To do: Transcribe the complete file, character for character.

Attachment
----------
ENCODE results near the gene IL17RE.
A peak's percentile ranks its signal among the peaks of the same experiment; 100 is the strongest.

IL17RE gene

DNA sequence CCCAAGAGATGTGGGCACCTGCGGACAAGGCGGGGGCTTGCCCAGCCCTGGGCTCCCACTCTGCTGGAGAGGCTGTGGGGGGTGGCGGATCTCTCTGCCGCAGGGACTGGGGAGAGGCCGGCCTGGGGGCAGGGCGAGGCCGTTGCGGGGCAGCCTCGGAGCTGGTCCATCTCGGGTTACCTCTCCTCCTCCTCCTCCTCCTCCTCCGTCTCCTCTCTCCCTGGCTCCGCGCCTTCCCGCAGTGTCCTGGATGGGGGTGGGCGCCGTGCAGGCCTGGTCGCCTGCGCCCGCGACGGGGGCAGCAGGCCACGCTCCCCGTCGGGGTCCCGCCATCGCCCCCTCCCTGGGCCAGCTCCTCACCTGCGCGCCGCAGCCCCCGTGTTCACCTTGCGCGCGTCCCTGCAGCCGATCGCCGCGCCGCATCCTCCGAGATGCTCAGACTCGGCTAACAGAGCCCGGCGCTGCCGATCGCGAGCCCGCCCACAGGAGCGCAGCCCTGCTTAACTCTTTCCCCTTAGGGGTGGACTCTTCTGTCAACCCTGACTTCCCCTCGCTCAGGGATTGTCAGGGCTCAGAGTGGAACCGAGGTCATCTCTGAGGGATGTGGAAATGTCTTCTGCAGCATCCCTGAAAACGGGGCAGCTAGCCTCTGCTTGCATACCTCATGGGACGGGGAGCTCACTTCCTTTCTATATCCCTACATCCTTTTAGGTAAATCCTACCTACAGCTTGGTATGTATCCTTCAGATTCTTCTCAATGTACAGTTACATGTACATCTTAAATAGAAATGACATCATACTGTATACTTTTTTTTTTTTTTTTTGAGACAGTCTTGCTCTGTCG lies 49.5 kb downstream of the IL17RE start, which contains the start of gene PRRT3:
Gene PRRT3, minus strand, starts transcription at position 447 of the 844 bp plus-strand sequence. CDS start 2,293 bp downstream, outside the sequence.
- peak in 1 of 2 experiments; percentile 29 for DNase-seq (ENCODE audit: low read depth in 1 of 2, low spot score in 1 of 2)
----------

ENCODE results near the gene IL17RE.
A peak's percentile ranks its signal among the peaks of the same experiment; 100 is the strongest.

IL17RE gene

DNA sequence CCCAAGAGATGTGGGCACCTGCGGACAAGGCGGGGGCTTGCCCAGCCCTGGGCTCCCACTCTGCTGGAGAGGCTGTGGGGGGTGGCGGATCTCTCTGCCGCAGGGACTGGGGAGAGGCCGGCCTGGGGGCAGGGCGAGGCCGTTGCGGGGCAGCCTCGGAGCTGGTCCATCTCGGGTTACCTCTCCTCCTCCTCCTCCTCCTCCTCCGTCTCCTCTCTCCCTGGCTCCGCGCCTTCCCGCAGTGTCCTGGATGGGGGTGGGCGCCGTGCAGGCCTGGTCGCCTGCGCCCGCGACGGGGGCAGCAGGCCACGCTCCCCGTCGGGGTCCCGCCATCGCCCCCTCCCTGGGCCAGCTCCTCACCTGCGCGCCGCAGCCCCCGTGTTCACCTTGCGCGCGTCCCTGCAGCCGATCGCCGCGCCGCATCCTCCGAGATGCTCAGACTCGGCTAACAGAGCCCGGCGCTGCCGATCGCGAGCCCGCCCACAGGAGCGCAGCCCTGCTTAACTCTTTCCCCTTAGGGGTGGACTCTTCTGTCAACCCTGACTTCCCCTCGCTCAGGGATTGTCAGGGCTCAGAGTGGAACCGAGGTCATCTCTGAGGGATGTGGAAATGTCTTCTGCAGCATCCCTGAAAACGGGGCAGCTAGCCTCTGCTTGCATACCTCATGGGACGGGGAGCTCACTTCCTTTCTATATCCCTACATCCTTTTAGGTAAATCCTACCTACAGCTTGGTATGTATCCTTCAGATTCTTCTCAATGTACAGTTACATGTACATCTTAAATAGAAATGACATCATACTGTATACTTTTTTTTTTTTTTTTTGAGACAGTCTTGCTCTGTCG lies 49.5 kb downstream of the IL17RE start, which contains the start of gene PRRT3:
Gene PRRT3, minus strand, starts transcription at position 447 of the 844 bp plus-strand sequence. CDS start 2,293 bp downstream, outside the sequence.
- peak in 1 of 2 experiments; percentile 29 for DNase-seq (ENCODE audit: low read depth in 1 of 2, low spot score in 1 of 2)